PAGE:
# Progress in Parts

Sophie (not her real name) is a Year 6 student who does not find maths easy. Each week, she comes to see me and I always ask her what maths she is learning at school. One week, she described what I believed to be subtraction as addition in reverse, i.e. starting with the smaller number and working out how much more is needed to make the bigger number. What she wrote down wasn’t correct, but I was able to decipher it and got her computing differences correctly by writing them out as jumps along the number line. It helped her a lot and she was quite happy with that.

Thinking of subtraction as addition in reverse, and viewing these sorts of calculations on the number line, is a very worthwhile strategy. However, the following week, Sophie wrote down something which I can only guess was meant to be “Adding in Parts”. It was difficult to know. She drew a fork underneath one of the numbers but simply didn’t know what numbers to write.

In case you don’t know, Adding in Parts is one of the main additive strategies that over-complicates things for children. One number is split up so that the other number can be made up to (nominally) the next “tidy number”, then you add on whatever is left. For example, 27 + 5 = 27 + (3 + 2) = (27 + 3) + 2 = 30 + 2 = 32. Implicitly, this requires computation of the next tidy number (30), two subtractions (30 – 27, 5 – 3) and a new but hopefully easier addition (30 + 2). This type of (“part-whole”) thinking is highly regarded in the Numeracy Project, and is notably the glorious hoop that students must jump through to gain permission to learn/use column addition at school. Sadly some students never quite make it. It’s not a hoop, it’s a barrier. If you really want to understand how stupidly inefficient and cumbersome Adding in Parts is, try programming a computer to perform addition in this way.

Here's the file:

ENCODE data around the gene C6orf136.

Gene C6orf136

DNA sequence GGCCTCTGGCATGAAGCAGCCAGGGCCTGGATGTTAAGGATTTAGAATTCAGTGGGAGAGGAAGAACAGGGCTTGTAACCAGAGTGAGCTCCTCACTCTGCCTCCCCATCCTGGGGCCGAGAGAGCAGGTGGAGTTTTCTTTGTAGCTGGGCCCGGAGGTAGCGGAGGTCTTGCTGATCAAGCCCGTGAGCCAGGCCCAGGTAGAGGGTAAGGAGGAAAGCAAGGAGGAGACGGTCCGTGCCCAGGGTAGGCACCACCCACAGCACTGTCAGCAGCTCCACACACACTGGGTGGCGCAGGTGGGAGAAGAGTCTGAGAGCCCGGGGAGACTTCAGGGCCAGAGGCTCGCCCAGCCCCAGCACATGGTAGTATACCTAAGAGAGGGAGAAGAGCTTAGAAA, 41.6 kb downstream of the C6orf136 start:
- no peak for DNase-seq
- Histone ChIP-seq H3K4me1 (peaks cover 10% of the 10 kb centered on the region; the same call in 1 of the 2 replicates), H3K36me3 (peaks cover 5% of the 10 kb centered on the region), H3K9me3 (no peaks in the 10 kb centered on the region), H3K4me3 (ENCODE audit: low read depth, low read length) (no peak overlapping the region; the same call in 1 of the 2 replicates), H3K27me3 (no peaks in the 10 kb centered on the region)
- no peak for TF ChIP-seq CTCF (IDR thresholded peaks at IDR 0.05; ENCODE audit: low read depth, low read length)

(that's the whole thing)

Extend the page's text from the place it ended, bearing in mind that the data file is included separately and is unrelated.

I explained to Sophie what I thought needed to be done, but it didn’t ring any bells, nor did the task get any easier for her after numerous attempts. I admired her determination to master this strategy, but it upset me to see her so close to tears. All the while, I tried to reassure her that she really didn’t need this strategy! Sophie is perfectly capable of adding numbers using column addition and she executes the method well. There is nothing to be gained by her taking twice as long, struggling (or even failing) to add two numbers using this highly overrated strategy. In the end, I managed to persuade her to stick with column addition and she agreed that she felt better using this method.

With Sophie’s permission, I wrote to her mother and recommended that Sophie should not continue with Adding in Parts at school at this point in time. If it was deemed absolutely necessary for the purpose of assessment, then perhaps she could come back to it later, but it was harming her mathematical development and confidence to persist with it now.

Sophie’s mother arranged a meeting with Sophie’s teacher, and this is what happened:

“Our meeting went well. Sophie’s teacher listened and took on board everything we said. She sympathised with Sophie as we talked about her difficulties learning maths. I think the teacher is now going to use some of your strategies with the class. She is just so thrilled that we are working together and backing each other up.”

I am equally thrilled. Maybe the whole class will benefit. Hats off to Sophie’s teacher. I hope other teachers will follow suit.

Dr Audrey Tan, Mathmo Consulting
June 2014